baobab tree

When inspecting the ingredients on your beauty product labels, “baobab oil” likely stops you organic beauty queens (and kings!) in your label-reading tracks. What exactly is a baobab anyway?

As conscious consumers, you like to know about the ingredients that make up the products you slather on your skin and hair, especially the unfamiliar ones. Baobab oil may be listed on your products alongside other more familiar oils like jojoba (actually technically not an oil), but how exactly is this exotic-sounding oil created?

Baobab oil is extracted from the seeds of the fruit that bloom on baobab trees. These extremely old trees (some species live up to a thousand years or more) are native to Africa and feature thick trunks and thin branches. Often called “upside down trees” because of their spindly branches that resemble roots, the flowers of baobab trees bloom once a year and interestingly open at night. Once pollinated by hungry bats, bees and wasps, the flowers produce fruit, or pods, which house the seeds used to create the prized baobab oil.

Most organic beauty products use unrefined baobab oil, which is extracted by cold-pressing the seeds, leaving the oil completely raw with no additives. As a fixed oil, it’s safe to use directly on the skin and won’t evaporate like essential oils.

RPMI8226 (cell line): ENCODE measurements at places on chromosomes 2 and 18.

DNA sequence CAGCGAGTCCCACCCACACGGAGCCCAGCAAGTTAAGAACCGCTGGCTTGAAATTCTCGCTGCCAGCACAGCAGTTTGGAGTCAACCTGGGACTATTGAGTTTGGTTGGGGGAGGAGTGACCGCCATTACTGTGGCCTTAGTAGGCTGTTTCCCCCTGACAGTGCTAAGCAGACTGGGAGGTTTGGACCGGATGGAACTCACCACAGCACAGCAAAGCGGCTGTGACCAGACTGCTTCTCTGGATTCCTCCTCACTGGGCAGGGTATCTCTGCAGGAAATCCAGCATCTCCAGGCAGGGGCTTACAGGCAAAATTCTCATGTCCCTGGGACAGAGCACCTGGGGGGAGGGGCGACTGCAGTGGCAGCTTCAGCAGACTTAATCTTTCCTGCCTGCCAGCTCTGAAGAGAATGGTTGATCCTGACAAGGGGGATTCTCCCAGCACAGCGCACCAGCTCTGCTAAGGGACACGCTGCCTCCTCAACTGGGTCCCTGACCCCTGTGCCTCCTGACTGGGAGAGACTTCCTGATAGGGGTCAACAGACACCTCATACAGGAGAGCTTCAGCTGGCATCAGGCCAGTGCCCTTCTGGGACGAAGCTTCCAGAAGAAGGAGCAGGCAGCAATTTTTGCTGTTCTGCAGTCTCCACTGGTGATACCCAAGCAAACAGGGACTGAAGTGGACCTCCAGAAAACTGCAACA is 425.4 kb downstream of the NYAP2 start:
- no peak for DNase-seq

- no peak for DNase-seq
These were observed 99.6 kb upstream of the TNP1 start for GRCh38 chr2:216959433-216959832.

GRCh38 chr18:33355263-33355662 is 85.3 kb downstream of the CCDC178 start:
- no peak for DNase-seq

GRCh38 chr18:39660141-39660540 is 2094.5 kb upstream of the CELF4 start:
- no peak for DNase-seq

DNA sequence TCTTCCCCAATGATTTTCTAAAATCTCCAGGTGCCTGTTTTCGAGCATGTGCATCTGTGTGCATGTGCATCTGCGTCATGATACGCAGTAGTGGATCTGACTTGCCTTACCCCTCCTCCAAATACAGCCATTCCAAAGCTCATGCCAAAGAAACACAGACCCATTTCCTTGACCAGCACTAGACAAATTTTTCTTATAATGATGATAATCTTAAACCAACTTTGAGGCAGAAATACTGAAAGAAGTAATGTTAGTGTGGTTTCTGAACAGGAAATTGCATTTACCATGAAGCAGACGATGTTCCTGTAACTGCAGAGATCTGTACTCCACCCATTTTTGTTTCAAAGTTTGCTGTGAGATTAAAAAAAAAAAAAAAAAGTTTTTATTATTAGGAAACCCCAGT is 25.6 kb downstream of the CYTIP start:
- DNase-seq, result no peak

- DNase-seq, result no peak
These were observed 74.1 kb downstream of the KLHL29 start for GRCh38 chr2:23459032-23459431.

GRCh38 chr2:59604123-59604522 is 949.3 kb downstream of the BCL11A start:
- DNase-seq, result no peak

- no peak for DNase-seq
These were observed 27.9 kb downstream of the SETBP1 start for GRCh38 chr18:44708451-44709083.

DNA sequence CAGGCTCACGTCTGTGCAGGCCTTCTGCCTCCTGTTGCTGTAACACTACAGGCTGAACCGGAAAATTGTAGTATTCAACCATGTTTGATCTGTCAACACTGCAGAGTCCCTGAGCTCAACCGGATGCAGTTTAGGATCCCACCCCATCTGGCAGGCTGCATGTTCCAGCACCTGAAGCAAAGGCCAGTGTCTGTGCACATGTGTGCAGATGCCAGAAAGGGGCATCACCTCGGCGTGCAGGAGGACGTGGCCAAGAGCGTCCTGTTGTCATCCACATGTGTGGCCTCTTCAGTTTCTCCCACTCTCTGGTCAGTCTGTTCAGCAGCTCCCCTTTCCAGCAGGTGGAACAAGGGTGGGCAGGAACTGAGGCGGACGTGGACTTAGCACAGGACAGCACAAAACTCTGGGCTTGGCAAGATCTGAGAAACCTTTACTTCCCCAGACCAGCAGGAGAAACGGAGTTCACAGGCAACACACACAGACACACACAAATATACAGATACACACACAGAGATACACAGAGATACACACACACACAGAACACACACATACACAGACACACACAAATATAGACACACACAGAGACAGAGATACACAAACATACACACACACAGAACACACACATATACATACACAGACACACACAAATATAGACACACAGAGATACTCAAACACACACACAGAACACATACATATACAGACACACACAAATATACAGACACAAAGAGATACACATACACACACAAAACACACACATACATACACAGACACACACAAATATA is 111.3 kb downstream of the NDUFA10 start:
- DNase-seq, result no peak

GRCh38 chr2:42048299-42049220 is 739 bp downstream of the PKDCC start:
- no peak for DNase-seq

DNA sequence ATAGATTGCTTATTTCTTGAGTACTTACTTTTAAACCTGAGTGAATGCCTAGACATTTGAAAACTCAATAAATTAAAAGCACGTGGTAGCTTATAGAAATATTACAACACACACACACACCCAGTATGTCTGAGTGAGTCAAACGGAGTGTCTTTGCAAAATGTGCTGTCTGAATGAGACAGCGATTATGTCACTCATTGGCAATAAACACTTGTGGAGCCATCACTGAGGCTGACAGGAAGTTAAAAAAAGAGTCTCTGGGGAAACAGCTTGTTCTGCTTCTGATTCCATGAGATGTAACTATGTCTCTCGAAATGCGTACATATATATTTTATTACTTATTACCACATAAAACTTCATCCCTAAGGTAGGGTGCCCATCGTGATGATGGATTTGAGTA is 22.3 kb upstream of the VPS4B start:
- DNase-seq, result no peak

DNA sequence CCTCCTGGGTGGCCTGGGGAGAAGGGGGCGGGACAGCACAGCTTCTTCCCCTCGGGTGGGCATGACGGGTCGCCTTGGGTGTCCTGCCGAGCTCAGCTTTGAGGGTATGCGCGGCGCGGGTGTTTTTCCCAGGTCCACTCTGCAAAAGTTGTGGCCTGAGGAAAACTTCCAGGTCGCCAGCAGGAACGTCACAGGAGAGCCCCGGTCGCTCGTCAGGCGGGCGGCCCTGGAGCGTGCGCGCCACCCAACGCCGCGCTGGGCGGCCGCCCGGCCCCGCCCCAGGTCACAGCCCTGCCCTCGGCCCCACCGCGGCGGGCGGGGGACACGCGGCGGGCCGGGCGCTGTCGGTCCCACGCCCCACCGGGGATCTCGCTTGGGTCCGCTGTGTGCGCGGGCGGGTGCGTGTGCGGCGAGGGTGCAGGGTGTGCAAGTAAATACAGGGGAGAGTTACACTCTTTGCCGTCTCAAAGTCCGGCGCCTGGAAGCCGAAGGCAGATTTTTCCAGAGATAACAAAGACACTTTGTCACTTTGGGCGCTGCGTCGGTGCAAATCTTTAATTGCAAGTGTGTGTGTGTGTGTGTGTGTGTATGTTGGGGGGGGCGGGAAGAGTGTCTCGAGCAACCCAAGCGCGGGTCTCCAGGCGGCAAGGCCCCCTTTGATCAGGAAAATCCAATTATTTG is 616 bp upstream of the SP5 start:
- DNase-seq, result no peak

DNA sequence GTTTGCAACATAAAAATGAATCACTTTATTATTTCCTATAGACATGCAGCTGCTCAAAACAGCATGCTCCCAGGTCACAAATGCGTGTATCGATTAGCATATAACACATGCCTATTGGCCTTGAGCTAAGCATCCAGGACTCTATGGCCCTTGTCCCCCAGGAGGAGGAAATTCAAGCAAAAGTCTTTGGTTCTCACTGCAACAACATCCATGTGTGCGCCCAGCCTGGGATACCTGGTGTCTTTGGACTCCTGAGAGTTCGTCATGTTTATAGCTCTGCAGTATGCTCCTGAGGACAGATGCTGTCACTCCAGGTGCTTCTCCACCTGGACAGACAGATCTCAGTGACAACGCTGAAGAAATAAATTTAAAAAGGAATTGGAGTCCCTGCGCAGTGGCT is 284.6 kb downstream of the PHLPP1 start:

This enriching oil nourishes and improves skin elasticity and soothes dry skin. Baobab oil contains moisturizing Vitamins A, D, E and F, which help to rejuvenate damaged skin cells. Also rich in omega fatty acids, baobab oil does anti-aging wonders for skin by fighting free radicals. It’s also a favorite in beauty products because it absorbs into skin and hair seamlessly, without leaving any greasy residue.

Baobab oil is often only used in small quantities in beauty products. However, you can purchase pure USDA-certified organic baobab oil by the bottle—although you may want to consider the sustainability of doing so as baobab trees only grow in Africa.

image: angela7dreams

Follow Kirsten on Twitter @kirsten_hudson

When inspecting the ingredients on your beauty product labels, “baobab oil” likely stops you organic beauty queens (and kings!) in your label-reading tracks. What exactly is a baobab anyway?